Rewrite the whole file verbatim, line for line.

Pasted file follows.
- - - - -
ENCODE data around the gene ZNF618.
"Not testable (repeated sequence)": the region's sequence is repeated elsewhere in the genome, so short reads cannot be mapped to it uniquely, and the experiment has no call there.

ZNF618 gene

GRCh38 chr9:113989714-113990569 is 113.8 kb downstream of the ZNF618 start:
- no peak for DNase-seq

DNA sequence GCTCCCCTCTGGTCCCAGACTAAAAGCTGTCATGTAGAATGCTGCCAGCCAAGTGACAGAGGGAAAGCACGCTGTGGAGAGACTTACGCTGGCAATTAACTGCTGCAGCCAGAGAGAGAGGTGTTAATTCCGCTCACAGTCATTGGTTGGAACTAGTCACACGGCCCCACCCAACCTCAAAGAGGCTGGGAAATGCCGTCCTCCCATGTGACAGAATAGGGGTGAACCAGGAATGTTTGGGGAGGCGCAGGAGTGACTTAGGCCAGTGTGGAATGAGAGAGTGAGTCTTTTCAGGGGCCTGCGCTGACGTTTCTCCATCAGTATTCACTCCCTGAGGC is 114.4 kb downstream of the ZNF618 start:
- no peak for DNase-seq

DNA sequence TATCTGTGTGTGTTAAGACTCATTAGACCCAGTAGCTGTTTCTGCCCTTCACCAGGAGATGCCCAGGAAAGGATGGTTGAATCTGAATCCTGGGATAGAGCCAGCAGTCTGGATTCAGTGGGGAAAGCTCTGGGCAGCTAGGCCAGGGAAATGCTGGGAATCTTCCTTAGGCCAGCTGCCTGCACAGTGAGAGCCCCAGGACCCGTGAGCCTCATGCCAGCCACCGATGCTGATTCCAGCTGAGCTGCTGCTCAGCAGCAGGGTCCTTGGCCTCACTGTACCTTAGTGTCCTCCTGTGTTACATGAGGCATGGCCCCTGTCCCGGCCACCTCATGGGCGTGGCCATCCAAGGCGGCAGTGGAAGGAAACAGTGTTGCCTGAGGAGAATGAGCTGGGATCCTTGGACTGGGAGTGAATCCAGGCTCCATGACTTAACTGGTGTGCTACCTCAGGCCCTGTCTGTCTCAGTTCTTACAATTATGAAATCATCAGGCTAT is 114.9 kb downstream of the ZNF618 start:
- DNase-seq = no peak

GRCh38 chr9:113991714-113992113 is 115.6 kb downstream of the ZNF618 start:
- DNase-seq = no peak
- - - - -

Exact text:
ENCODE data around the gene ZNF618.
"Not testable (repeated sequence)": the region's sequence is repeated elsewhere in the genome, so short reads cannot be mapped to it uniquely, and the experiment has no call there.

ZNF618 gene

GRCh38 chr9:113989714-113990569 is 113.8 kb downstream of the ZNF618 start:
- no peak for DNase-seq

DNA sequence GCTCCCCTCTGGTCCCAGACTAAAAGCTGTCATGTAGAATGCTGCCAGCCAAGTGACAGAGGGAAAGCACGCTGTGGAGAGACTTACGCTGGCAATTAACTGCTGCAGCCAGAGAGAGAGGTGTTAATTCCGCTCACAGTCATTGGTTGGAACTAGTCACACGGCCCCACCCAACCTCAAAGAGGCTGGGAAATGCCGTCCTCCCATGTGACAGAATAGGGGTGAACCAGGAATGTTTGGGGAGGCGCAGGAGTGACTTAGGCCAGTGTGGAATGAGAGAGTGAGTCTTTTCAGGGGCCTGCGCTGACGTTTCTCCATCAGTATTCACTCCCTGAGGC is 114.4 kb downstream of the ZNF618 start:
- no peak for DNase-seq

DNA sequence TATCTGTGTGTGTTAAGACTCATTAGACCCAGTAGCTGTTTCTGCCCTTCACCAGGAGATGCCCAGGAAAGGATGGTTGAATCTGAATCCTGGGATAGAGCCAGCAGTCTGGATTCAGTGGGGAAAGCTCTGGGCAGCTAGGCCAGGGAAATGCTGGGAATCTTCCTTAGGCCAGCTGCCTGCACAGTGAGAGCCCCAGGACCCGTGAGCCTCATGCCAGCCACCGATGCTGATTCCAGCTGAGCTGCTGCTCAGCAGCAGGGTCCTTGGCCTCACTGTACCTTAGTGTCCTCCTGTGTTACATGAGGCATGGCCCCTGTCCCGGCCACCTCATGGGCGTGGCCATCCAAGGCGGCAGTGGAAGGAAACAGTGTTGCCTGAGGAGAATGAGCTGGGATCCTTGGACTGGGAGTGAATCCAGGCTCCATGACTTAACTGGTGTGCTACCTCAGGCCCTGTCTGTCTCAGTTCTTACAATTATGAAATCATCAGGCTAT is 114.9 kb downstream of the ZNF618 start:
- DNase-seq = no peak

GRCh38 chr9:113991714-113992113 is 115.6 kb downstream of the ZNF618 start:
- DNase-seq = no peak